British multinational bank Standard Chartered has agreed to pay a settlement of R42.7 million to the Competition Commission after it was found to have manipulated the exchange rate in South Africa. We have no idea if this is an appropriate sanction.
The UK-based bank reached a settlement with the competition watchdog for its role in fixing and creating fictitious bids, as well as other activities aimed at manipulating the dollar-rand exchange rate between 2007 and 2013.
Instead of filing their answering affidavits as ordered by the Competition Appeal Court, the Respondents (applicants in these proceedings) filed exceptions, objections, applications for dismissal and strike out of the Referral and the Commission’s application to join further Respondents.
This line of non-cooperation does not sit well with the aggrieved citizens of this country. Banks are great, clients of the legal fraternity and it is well known that they will throw good money after bad money to save face, it is time for large shareholders of banks such as the Public Investment Corporation to intervene.
Sarb Governor Kganyago stated this in the 2015-2916 annual report. “Inflation averaged 4.6% in 2015 and was within the target range in each month of the year, reaching a low point of 3.9% in February.”
The main task of the Sarb is to preserve the value of the Rand via its monetary policy. Can someone please explain what went wrong with the strength of the rand if Sarb is using the right policy instruments? The Sarb should change its focus from punishing all economic ills on the consumer and establishing tighter controls in its oversight over banks.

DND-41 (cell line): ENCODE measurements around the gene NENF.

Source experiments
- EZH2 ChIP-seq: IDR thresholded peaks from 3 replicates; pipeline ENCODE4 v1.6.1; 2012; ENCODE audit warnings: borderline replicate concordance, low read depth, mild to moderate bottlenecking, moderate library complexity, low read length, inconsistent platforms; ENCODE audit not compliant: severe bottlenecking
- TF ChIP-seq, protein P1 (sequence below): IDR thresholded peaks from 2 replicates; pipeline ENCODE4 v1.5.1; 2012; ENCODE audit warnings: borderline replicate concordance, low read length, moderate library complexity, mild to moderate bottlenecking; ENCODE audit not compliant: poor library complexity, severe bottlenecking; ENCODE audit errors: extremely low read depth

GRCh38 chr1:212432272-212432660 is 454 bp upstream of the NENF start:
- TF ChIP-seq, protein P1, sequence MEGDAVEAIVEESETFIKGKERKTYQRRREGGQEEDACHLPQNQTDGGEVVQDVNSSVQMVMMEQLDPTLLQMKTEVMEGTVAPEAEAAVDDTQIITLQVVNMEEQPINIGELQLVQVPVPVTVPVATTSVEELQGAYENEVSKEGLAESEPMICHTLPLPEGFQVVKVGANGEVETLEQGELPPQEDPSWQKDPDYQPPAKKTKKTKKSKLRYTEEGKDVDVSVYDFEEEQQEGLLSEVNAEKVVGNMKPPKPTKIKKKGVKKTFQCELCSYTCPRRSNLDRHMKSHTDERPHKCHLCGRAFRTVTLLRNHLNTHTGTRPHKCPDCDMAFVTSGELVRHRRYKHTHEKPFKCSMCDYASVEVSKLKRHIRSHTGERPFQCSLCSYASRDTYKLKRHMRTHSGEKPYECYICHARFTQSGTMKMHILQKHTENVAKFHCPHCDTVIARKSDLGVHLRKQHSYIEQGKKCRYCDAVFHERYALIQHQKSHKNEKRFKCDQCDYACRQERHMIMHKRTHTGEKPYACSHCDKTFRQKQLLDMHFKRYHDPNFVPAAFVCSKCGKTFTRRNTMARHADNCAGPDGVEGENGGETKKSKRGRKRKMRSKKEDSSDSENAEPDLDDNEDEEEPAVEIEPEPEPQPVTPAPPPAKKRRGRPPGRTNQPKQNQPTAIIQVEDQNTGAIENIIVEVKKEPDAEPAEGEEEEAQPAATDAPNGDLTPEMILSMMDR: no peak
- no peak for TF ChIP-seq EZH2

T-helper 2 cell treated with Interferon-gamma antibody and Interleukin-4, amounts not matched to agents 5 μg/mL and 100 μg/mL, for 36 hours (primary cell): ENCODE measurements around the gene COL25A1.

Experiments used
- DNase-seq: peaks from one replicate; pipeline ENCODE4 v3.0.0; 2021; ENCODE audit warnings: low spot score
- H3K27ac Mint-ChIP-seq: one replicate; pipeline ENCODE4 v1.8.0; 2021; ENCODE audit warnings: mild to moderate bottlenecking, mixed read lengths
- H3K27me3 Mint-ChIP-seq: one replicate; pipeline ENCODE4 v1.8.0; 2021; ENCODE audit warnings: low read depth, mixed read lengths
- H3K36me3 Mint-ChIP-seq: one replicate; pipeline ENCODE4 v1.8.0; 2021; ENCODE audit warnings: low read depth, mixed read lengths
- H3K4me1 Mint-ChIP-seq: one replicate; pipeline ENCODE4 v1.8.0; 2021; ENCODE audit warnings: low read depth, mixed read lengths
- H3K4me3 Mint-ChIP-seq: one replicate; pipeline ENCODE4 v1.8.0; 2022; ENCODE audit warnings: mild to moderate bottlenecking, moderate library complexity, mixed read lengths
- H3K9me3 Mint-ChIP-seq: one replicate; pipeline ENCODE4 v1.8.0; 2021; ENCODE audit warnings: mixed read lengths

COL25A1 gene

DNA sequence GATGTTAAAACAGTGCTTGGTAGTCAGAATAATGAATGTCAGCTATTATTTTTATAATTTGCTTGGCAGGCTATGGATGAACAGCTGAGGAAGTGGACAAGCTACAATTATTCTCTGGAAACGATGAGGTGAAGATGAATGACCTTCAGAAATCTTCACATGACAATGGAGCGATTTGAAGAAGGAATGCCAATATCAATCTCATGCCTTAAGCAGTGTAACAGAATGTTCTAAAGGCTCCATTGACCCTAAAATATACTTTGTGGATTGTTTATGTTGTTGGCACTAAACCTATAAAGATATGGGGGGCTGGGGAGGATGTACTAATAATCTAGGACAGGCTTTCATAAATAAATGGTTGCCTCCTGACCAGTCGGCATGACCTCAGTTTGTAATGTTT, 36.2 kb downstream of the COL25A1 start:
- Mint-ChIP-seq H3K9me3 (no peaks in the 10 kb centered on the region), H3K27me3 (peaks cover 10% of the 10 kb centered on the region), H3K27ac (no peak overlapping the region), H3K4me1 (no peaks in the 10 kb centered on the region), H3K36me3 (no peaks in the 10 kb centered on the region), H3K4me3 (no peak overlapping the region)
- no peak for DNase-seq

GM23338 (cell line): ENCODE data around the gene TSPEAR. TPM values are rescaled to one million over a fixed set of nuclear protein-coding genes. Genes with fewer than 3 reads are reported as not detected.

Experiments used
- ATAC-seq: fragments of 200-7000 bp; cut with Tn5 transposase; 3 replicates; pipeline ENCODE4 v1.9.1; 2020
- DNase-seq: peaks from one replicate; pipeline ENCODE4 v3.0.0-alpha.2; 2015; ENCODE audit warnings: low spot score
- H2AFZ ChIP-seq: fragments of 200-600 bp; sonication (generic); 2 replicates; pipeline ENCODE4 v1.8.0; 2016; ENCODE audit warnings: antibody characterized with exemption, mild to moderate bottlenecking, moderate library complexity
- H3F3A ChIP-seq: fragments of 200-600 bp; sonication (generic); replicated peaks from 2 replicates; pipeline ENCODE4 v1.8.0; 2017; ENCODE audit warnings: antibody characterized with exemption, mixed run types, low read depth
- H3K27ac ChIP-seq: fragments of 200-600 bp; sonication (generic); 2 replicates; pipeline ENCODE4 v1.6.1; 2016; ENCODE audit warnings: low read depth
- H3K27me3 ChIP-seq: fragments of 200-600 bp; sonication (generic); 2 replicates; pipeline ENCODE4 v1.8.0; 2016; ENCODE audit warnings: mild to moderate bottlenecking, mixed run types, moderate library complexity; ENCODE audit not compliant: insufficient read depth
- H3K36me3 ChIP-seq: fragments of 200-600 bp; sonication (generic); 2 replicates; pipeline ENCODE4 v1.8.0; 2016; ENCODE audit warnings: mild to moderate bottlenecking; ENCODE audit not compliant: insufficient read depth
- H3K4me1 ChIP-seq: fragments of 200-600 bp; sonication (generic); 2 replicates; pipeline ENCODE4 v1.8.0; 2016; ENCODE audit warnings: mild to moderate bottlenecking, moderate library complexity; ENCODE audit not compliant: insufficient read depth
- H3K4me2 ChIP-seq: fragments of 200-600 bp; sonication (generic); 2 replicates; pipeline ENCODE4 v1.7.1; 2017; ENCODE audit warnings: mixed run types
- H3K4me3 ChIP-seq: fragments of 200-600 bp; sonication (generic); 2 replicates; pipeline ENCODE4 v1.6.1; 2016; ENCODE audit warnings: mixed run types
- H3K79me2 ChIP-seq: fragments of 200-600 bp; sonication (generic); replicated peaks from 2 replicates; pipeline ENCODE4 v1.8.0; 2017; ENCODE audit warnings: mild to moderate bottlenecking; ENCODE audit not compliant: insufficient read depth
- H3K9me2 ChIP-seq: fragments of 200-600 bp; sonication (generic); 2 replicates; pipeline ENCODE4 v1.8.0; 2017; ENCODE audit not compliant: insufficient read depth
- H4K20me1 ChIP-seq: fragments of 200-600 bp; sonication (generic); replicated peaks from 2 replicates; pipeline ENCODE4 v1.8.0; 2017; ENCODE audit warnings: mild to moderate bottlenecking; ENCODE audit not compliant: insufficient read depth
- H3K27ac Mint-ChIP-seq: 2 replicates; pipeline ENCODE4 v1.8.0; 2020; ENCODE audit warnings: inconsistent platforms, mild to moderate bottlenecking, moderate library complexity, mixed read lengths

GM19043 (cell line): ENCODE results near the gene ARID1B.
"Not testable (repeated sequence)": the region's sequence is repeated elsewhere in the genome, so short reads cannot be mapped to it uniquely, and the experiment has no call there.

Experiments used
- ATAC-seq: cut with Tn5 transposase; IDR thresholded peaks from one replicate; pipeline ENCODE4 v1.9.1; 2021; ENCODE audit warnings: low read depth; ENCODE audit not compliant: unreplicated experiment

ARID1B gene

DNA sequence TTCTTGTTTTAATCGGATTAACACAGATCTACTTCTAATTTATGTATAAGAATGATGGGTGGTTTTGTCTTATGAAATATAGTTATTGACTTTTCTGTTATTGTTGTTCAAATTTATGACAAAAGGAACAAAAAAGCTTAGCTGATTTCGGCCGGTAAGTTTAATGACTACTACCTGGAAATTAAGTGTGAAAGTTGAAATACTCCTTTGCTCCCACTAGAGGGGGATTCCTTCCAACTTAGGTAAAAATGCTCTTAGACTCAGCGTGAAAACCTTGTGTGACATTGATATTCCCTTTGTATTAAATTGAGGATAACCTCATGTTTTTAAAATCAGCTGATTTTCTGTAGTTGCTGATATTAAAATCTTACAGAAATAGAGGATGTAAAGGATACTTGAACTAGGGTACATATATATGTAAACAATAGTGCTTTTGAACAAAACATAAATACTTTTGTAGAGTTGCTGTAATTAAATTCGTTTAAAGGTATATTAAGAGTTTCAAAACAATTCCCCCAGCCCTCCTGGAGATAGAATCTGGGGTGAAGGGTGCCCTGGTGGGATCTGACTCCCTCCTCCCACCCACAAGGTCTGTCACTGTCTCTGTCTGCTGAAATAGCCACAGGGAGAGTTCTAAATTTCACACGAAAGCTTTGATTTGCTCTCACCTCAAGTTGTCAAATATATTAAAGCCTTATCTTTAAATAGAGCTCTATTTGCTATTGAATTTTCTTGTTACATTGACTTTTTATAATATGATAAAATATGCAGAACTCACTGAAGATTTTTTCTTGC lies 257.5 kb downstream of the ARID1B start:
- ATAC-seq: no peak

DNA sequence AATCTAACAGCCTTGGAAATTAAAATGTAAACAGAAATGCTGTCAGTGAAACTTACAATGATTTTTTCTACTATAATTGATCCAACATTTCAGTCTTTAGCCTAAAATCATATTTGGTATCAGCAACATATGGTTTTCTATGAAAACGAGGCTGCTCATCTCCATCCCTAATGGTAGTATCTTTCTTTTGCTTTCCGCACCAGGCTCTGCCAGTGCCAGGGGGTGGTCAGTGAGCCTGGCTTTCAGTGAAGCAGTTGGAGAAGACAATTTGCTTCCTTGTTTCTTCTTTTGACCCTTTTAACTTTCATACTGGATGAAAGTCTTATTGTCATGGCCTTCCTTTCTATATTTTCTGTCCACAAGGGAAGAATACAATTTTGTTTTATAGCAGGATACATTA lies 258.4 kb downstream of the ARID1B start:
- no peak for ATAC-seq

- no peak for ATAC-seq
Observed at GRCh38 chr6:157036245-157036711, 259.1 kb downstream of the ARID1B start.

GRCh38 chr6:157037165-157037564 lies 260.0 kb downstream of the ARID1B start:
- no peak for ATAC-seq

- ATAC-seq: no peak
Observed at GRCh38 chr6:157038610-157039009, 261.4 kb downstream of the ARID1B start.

From January 2006 to January 2014, the exchange rate between the US dollar (USD) and the South African rand (ZAR) varied significantly. According to the Exchange Rates UK, the exchange rate in January 2006 was 1 USD = 6.35 ZAR, and on January 2014 was 1 USD = 11.71 ZAR 12.
The victims of the conspirators
The Sarb, whose single most important mission is to ensure price stability in the SA rand. It also makes a mockery of the Prudential Authority, which was created to regulate the banks.
– The importers of goods to South Africa.
– The consumers who are price takers and in addition are on the receiving end when inflated prices lead to higher interest rates, via punitive interest rate hikes such as currently being experienced.
– The exporters who receive less for their goods when the Rans swings back below its intrinsic value.
The entire debt market of South Africa was affected by the findings of the Financial Action Task Force that grey-listed the country. The recommendations included better monitoring of our financial system.
The current case is indicative of a banking sector that does not value its currency exchange license as a valuable asset that must be preserved at all costs.
The World Bank and Treasury said on Friday that the "low interest" $750 million development policy loan (DPL) is meant to support the country’s implementation of the country's Economic Reconstruction and Recovery Plan. To me, it is embarrassing to receive such a loan on such good terms when there is such self-inflicted damage to our country.
Lastly, we have empathy with the forex traders who weren’t in on the conspiracy and could not understand the tsunamis that hit them at regular intervals.
Questions were sent to the Competition Tribunal, which will be dealt with in a further article.
Do not be surprised to see a class action legal suit as the result unless the banks are prepared to pay damages to forex clients at the time, which could include all importers and exporters as the rand can be manipulated both ways not just one-way traffic. The Sarb may itself have been a victim.
Corrie Kruger is an independent analyst.